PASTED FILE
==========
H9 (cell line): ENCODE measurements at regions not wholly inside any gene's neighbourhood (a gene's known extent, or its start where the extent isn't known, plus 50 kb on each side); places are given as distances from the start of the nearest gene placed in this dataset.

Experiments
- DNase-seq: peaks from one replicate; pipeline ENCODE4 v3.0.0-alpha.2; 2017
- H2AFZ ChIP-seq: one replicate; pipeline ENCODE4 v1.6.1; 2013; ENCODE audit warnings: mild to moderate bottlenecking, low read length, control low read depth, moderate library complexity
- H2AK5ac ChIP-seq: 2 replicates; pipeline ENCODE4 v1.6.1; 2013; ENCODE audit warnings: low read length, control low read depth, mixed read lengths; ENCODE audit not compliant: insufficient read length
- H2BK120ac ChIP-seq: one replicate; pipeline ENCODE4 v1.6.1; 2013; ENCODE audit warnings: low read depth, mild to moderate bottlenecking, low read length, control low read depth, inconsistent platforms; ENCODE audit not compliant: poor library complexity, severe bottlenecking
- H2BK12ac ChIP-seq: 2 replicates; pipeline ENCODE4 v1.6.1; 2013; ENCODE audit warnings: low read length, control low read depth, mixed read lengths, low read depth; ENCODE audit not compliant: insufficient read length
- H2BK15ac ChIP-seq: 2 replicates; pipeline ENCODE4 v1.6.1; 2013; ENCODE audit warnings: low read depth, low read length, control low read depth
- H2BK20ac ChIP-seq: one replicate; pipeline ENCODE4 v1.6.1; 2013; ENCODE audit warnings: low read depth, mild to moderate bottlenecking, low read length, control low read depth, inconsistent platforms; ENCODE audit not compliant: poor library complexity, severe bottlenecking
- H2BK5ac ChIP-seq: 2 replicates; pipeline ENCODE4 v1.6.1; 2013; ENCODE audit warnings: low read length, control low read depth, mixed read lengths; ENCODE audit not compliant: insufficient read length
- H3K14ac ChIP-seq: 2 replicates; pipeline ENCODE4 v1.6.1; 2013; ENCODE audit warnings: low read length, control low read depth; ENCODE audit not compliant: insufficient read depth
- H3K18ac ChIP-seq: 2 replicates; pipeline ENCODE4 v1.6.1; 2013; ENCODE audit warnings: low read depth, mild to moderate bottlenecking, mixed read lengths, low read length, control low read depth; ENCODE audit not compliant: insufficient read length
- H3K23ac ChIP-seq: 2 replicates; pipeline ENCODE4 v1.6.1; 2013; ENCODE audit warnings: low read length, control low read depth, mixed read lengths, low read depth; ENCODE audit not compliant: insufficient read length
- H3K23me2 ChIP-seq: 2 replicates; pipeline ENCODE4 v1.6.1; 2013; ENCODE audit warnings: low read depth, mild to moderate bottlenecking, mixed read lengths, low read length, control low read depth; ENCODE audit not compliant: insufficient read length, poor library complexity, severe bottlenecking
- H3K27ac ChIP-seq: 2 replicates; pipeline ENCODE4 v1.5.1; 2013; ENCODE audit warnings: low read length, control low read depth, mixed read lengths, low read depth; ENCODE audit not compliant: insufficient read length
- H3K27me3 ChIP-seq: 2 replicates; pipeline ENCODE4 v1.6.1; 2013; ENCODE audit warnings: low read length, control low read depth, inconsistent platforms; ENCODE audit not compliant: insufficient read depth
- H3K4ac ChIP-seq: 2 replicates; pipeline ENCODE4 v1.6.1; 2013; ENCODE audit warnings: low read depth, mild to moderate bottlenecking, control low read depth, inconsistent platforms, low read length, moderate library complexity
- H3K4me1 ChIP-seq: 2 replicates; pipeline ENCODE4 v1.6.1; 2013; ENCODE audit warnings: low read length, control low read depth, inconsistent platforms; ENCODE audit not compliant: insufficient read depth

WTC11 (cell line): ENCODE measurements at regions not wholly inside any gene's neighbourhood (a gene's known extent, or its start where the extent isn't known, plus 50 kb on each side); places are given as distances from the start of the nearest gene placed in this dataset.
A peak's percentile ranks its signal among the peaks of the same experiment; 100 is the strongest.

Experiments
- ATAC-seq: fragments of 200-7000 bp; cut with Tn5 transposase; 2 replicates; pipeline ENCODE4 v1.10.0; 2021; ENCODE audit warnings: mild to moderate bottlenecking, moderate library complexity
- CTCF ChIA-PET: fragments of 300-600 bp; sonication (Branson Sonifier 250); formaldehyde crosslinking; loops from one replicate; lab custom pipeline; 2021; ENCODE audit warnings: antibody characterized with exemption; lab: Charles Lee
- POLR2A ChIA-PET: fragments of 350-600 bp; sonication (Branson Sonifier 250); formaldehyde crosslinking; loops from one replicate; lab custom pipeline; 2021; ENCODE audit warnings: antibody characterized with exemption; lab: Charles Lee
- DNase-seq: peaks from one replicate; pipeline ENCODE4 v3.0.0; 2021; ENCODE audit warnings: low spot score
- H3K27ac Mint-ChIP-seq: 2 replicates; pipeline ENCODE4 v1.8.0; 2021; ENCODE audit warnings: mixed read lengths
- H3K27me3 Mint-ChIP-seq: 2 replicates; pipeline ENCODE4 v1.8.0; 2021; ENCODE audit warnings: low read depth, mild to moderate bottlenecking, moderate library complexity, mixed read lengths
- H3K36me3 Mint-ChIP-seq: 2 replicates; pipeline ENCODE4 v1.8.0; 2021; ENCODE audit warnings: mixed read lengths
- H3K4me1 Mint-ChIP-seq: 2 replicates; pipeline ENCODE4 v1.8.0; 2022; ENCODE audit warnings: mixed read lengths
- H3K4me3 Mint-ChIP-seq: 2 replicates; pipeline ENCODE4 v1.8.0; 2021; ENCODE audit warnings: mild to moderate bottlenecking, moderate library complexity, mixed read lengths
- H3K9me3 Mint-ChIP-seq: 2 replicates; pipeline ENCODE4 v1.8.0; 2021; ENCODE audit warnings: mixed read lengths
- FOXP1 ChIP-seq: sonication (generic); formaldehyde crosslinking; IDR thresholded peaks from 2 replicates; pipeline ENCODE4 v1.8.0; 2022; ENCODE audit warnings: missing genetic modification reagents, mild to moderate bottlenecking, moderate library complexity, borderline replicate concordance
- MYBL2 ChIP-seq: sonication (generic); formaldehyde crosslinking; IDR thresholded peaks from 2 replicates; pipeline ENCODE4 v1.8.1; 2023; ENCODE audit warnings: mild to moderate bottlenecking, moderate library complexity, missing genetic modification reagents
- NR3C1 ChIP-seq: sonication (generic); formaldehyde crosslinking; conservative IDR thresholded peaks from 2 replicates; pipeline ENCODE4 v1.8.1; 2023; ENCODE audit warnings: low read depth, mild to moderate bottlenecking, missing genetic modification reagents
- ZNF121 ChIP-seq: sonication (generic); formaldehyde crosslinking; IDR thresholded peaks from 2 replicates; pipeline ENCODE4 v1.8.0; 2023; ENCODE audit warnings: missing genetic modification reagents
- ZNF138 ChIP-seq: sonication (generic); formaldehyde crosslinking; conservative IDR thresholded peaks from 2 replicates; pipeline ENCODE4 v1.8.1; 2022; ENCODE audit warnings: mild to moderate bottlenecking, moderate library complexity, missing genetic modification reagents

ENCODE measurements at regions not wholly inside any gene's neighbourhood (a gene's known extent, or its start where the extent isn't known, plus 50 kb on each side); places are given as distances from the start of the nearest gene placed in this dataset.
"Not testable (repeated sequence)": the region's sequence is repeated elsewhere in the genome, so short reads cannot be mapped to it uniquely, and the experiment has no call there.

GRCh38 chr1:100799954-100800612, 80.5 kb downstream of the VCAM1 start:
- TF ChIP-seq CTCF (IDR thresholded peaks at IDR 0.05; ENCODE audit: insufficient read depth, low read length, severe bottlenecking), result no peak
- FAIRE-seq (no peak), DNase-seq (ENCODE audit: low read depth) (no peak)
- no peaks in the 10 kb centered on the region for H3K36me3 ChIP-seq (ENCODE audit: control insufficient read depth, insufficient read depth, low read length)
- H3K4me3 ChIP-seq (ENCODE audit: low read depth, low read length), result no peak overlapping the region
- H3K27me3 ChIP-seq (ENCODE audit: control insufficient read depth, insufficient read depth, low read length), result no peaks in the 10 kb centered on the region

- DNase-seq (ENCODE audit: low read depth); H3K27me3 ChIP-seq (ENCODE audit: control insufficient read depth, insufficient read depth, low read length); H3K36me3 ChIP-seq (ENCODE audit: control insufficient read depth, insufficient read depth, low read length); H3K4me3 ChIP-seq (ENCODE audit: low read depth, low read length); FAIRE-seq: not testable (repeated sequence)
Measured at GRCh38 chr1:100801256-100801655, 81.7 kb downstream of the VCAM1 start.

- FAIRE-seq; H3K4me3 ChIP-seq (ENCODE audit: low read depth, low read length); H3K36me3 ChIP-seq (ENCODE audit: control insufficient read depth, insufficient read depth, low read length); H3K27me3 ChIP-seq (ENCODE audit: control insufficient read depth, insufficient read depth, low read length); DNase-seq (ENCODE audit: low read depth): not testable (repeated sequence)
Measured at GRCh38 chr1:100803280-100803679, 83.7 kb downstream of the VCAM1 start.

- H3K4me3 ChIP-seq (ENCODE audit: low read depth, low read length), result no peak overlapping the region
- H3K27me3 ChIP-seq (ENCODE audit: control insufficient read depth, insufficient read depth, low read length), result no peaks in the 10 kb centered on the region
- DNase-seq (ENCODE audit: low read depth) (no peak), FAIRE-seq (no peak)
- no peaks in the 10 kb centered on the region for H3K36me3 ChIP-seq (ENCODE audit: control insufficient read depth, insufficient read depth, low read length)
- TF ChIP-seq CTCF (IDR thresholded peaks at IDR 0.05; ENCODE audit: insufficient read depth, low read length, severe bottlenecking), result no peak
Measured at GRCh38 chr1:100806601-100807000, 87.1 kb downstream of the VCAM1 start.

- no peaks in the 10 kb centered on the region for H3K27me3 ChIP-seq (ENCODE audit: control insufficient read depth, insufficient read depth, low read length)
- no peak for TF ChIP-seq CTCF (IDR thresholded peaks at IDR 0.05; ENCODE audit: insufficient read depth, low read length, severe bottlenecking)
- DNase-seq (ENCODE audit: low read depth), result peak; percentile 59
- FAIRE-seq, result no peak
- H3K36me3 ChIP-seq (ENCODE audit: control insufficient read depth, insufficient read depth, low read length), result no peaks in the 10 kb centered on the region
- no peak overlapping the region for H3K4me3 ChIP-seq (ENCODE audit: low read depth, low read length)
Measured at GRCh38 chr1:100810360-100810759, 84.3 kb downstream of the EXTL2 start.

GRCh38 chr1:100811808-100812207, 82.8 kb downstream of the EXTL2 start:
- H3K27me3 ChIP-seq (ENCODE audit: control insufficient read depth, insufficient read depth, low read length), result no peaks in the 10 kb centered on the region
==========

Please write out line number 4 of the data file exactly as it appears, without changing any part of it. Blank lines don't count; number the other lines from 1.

- H2AFZ ChIP-seq: one replicate; pipeline ENCODE4 v1.6.1; 2013; ENCODE audit warnings: mild to moderate bottlenecking, low read length, control low read depth, moderate library complexity